Coping With Pet Allergies

Your pet is part of the family — but you've found that you're allergic. Learn how to cope if you just can't part with your pet.

By Susan G. Warner, Contributing Writer

Sniffling and sneezing? Could your pet be the cause?

Pet allergies are common and can be serious, especially if you have asthma. The only way to avoid pet allergies is to avoid the animals. But, if you can't bear to find a new home for your pet, here are some tips you can try to manage your allergies.

Some people think certain breeds are less allergic than others or that short-haired pets cause fewer allergies than long-haired animals. But, it's not a hair issue. Glands in a pet's skin produce proteins, or allergens, that stick to fur or feathers. Allergens dry as tiny particles or dander that float through the air. Allergens are also found in a pet's saliva and urine.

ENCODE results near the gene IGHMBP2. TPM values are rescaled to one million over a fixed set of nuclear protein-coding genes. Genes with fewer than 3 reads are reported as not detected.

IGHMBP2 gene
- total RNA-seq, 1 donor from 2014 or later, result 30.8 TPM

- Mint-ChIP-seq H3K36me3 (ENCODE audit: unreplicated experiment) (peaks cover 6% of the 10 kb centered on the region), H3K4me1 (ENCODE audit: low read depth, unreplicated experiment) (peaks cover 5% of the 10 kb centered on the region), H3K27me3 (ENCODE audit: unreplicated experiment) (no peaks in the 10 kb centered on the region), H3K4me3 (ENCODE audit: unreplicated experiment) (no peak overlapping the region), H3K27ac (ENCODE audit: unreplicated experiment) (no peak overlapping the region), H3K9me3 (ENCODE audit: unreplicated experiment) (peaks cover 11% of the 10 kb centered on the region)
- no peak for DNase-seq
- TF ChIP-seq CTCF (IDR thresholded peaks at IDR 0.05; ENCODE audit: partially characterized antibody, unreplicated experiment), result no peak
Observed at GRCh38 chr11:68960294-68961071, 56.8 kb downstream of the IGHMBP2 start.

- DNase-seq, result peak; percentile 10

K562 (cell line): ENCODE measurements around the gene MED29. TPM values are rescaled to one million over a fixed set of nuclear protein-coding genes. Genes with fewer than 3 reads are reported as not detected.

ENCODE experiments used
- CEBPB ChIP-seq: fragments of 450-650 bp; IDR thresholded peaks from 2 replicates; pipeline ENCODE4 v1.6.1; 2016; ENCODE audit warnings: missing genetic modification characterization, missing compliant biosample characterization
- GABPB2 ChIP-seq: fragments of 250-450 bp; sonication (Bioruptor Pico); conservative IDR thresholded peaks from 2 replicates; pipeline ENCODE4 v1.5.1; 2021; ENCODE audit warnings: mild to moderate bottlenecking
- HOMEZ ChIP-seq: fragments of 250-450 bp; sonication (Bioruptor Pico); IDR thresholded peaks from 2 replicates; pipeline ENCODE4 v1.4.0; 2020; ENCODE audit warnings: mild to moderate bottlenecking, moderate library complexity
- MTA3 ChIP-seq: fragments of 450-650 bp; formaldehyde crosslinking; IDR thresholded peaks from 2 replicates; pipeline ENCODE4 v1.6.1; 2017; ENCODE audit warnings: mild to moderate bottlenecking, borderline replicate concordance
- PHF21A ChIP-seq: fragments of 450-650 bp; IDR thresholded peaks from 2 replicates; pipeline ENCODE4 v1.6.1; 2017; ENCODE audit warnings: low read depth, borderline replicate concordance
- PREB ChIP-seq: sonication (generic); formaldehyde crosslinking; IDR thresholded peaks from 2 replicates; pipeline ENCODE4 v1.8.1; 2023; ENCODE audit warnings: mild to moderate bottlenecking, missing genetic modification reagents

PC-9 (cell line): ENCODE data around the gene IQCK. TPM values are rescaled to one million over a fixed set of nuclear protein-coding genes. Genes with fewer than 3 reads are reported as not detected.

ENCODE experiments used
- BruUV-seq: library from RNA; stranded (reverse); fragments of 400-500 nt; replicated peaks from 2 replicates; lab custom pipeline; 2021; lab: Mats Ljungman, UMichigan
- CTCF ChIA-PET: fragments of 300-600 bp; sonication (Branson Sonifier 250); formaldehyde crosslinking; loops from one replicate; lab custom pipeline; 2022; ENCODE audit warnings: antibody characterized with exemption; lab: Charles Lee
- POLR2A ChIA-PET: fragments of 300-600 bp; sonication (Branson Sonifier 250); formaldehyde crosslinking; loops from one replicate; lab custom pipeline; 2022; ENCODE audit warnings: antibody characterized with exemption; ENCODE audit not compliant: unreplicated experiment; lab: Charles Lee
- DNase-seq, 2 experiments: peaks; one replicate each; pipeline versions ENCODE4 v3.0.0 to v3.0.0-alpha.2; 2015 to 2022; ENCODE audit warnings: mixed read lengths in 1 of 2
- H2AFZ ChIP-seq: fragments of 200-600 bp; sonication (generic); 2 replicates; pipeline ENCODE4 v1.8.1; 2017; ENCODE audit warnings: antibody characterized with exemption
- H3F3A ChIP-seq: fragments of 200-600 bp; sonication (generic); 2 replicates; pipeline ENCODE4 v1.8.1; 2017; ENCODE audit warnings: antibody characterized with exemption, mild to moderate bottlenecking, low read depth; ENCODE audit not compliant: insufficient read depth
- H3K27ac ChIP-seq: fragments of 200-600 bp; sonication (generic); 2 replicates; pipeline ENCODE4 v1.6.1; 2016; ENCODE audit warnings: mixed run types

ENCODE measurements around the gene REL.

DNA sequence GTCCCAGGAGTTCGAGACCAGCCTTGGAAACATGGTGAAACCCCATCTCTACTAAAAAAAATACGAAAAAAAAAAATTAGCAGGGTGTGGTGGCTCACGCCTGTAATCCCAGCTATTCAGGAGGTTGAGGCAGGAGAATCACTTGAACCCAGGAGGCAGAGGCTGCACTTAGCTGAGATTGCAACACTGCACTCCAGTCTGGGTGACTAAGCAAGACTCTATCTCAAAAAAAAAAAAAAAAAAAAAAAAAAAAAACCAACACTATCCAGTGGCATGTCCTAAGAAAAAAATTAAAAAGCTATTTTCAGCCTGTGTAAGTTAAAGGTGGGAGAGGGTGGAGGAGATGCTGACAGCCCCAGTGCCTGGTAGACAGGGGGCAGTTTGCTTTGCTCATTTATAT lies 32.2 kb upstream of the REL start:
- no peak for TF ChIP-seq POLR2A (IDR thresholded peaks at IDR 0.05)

Allergens circulate in the air and stay on carpets and furniture for weeks or months. When a person with allergies comes in contact with a specific allergen — by breathing it in or through skin contact — it can trigger an allergic attack. Your pet may not even be there!

Reduce pet allergens

Talk to your doctor about allergies
Pet allergies often come from cats and dogs, but guinea pigs and rodents can also trigger an allergic reaction. Your doctor can test for allergies and may suggest allergy shots. The shots may improve your symptoms but can't eliminate them completely. They work by gradually desensitizing your immune system to allergens. Nose sprays and antihistamine pills may help control symptoms.

A mixture of approaches — good housecleaning and medical treatments — may help you control your allergies while still living with your pet.